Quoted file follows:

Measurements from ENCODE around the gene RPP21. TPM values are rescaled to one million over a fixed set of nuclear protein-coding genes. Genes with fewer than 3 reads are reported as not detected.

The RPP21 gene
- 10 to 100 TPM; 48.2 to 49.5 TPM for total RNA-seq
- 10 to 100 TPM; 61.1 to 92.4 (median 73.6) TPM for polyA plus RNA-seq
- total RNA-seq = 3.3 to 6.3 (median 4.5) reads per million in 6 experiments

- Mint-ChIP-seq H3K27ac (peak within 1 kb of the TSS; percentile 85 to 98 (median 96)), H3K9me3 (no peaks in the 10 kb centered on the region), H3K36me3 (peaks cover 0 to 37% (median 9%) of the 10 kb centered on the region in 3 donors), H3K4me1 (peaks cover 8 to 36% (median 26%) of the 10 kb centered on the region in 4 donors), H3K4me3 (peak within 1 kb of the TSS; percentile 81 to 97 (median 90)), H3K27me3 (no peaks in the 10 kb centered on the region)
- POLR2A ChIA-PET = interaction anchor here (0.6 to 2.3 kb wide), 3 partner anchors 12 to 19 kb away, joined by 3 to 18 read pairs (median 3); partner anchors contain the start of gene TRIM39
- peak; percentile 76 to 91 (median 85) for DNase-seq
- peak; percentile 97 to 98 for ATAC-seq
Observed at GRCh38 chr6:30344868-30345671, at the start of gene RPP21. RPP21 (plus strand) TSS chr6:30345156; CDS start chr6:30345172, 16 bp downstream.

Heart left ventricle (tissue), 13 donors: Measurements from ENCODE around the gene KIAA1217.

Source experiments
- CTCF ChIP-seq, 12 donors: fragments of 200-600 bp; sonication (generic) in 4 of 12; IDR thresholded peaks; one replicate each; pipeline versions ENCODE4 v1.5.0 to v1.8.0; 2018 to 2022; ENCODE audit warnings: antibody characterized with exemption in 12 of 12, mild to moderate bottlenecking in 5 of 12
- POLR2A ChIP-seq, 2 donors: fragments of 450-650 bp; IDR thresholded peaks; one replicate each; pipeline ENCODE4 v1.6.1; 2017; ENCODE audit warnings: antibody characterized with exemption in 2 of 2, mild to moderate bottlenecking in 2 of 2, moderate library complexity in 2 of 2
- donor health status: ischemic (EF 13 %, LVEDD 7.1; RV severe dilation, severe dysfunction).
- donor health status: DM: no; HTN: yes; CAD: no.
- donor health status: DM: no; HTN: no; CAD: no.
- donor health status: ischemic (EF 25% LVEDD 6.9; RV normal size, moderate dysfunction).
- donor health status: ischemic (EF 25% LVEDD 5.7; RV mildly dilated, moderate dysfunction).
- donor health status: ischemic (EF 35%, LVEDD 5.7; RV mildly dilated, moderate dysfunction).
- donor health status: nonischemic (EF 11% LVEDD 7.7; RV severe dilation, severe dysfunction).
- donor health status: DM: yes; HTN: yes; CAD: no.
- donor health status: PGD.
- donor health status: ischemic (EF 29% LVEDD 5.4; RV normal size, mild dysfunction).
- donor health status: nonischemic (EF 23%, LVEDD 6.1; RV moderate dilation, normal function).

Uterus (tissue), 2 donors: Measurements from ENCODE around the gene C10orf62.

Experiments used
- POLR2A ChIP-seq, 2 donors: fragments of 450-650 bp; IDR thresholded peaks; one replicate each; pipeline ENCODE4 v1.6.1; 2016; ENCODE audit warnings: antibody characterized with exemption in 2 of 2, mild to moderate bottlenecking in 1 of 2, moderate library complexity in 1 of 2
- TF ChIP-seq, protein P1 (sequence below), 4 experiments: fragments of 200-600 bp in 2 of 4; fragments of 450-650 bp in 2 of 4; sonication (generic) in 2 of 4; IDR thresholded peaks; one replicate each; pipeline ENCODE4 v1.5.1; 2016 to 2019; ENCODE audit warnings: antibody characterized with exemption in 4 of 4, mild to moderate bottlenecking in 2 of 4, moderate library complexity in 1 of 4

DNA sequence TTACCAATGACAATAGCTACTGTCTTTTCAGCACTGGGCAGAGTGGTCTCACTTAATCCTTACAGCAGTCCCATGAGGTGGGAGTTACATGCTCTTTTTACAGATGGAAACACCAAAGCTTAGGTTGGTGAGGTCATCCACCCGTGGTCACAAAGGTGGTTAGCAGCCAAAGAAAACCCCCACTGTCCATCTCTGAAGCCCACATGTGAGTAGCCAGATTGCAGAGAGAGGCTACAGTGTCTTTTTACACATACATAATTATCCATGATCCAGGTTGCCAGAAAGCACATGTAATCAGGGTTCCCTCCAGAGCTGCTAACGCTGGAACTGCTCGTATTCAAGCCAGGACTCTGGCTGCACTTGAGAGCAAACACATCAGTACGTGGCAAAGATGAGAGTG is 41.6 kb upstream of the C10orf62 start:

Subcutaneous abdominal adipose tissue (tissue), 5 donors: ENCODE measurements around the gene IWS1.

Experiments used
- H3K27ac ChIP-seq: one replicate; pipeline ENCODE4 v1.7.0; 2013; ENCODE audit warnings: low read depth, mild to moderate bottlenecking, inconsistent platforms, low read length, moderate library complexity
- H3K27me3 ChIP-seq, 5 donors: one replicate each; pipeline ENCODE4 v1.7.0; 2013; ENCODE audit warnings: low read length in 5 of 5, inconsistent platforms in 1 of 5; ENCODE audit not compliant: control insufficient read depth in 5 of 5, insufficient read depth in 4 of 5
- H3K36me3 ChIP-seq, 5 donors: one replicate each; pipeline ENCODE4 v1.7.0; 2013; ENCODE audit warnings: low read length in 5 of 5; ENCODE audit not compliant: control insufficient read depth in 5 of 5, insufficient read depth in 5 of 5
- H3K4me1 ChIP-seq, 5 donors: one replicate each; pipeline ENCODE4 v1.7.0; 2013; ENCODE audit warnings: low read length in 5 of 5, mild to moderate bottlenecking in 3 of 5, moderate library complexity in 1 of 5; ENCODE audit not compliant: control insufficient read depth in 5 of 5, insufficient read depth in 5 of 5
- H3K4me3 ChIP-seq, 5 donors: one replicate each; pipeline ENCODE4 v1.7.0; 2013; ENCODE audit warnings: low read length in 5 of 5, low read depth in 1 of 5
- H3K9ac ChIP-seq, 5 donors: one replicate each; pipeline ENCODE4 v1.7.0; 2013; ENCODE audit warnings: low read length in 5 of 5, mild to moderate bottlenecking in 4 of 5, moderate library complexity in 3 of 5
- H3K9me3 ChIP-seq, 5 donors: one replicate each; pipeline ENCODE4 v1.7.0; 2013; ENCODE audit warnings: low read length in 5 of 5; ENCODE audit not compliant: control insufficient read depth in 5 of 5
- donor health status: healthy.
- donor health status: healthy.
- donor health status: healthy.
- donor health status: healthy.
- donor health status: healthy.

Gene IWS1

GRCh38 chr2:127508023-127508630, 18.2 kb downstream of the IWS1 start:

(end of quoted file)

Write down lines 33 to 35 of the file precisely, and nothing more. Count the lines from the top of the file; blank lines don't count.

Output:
- H3K27ac ChIP-seq: one replicate; pipeline ENCODE4 v1.7.0; 2013; ENCODE audit warnings: low read depth, mild to moderate bottlenecking, inconsistent platforms, low read length, moderate library complexity
- H3K27me3 ChIP-seq, 5 donors: one replicate each; pipeline ENCODE4 v1.7.0; 2013; ENCODE audit warnings: low read length in 5 of 5, inconsistent platforms in 1 of 5; ENCODE audit not compliant: control insufficient read depth in 5 of 5, insufficient read depth in 4 of 5
- H3K36me3 ChIP-seq, 5 donors: one replicate each; pipeline ENCODE4 v1.7.0; 2013; ENCODE audit warnings: low read length in 5 of 5; ENCODE audit not compliant: control insufficient read depth in 5 of 5, insufficient read depth in 5 of 5